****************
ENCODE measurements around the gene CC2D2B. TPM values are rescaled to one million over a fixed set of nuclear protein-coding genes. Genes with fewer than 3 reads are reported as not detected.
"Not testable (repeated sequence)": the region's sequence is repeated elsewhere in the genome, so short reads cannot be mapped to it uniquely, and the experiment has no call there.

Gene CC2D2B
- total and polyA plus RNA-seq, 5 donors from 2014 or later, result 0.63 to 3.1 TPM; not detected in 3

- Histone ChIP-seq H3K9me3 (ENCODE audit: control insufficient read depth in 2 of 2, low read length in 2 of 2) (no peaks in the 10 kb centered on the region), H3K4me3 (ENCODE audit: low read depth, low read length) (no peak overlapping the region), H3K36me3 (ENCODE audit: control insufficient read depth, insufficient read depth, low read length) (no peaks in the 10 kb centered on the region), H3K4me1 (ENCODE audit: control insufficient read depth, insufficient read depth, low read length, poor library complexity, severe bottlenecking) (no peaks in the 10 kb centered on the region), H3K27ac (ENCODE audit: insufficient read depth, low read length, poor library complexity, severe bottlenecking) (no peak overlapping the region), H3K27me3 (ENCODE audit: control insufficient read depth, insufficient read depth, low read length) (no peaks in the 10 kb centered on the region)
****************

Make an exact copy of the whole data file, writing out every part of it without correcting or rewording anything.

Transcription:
ENCODE measurements around the gene CC2D2B. TPM values are rescaled to one million over a fixed set of nuclear protein-coding genes. Genes with fewer than 3 reads are reported as not detected.
"Not testable (repeated sequence)": the region's sequence is repeated elsewhere in the genome, so short reads cannot be mapped to it uniquely, and the experiment has no call there.

Gene CC2D2B
- total and polyA plus RNA-seq, 5 donors from 2014 or later, result 0.63 to 3.1 TPM; not detected in 3

- Histone ChIP-seq H3K9me3 (ENCODE audit: control insufficient read depth in 2 of 2, low read length in 2 of 2) (no peaks in the 10 kb centered on the region), H3K4me3 (ENCODE audit: low read depth, low read length) (no peak overlapping the region), H3K36me3 (ENCODE audit: control insufficient read depth, insufficient read depth, low read length) (no peaks in the 10 kb centered on the region), H3K4me1 (ENCODE audit: control insufficient read depth, insufficient read depth, low read length, poor library complexity, severe bottlenecking) (no peaks in the 10 kb centered on the region), H3K27ac (ENCODE audit: insufficient read depth, low read length, poor library complexity, severe bottlenecking) (no peak overlapping the region), H3K27me3 (ENCODE audit: control insufficient read depth, insufficient read depth, low read length) (no peaks in the 10 kb centered on the region)